Electrical tools require testing to ensure they are safe to use. Although cordless tools are exempt, their chargers are not and must be tested. Portable appliance testing or PAT should be carried out by properly trained authorised testers. Any electrical appliances that are used by employees or the public should be included, so everything from power tools to heated towel rails and kettles.
The HSE has reissued guidance on portable appliance testing (PAT) to combat misleading advice.
Issuing a revamped version of the leaflet INDG 236 Maintaining Portable Electric Equipment in Low-Risk Environments, the regulator said disproportionate advice on PAT costs business £30 million a year.
Many organisations with “low-risk” environments such as offices, shops, some parts of hotels and residential care homes are persuaded to pay unnecessarily for annual PAT for all workplace
equipment, said the HSE.
Though it contains no new information, the guide has been reissued after Professor Ragnar Löfstedt’s government-commissioned review of safety regulation last year said the legal requirements for electrical appliance maintenance were “applied too widely and disproportionately”.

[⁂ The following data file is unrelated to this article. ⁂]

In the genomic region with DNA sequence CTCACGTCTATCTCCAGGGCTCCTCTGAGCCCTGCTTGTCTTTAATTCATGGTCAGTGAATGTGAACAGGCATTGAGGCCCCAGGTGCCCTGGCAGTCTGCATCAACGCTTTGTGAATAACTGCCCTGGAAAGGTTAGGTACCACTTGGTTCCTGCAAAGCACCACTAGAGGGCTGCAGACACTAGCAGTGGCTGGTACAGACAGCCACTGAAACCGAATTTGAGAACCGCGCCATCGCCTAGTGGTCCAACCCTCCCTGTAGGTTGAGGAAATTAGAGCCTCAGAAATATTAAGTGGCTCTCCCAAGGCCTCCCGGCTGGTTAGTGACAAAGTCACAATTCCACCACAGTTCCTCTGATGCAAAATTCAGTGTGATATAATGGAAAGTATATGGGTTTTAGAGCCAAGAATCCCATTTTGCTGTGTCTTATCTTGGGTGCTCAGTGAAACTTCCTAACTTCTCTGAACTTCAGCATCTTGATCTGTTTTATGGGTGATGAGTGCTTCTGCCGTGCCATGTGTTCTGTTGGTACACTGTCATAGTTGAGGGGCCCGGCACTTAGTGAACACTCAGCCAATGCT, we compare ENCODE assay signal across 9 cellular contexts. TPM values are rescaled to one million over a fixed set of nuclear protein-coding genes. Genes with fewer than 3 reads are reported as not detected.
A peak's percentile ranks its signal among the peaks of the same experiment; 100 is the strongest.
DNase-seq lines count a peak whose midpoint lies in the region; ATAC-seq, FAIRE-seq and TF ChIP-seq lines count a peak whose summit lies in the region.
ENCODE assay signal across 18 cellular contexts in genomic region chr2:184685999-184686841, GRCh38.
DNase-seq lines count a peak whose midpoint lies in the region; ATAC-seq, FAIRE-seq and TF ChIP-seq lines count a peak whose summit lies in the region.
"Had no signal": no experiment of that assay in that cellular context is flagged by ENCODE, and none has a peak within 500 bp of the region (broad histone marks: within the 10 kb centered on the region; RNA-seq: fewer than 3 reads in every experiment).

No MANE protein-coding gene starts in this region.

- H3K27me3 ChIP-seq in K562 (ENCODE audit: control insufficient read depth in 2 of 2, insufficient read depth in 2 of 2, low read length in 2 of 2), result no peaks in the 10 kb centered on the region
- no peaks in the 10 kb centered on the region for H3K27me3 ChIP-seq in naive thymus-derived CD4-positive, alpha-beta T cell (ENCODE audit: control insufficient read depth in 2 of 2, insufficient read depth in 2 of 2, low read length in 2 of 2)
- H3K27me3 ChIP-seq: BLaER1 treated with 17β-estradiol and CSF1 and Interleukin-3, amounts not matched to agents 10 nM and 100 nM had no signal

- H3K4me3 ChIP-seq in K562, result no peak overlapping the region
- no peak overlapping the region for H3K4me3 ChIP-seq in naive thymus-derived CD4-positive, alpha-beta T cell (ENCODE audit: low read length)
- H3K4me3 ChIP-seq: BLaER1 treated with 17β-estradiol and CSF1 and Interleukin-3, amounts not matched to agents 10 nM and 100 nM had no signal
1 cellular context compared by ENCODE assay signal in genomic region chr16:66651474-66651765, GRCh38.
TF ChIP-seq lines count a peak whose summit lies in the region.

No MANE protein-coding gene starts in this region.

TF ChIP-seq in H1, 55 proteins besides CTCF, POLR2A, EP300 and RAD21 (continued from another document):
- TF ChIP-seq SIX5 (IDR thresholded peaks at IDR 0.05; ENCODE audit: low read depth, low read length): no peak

Regulation 4(2) of the Electricity at Work Regulations requires dutyholders only to ensure electrical equipment is maintained “at regular, appropriate intervals” to prevent danger.
INDG 236 now incorporates INDG 237 which covered the same topic for hotels and tourist accommodation.
It sets out recommended frequencies for visual inspection and combined inspection and testing for common electrical equipment.
They include between two and four-yearly visual checks for desktop computers and display screens but no fault testing if they are double insulated.
An HSE spokesperson told HSW the relaunch was designed to clear up “confusion, often spread by companies offering the services themselves.”
Launching the redesigned leaflet, employment minister Chris Grayling claimed it was evidence of “significant progress” by the government in cutting red tape affecting businesses. Click here to continue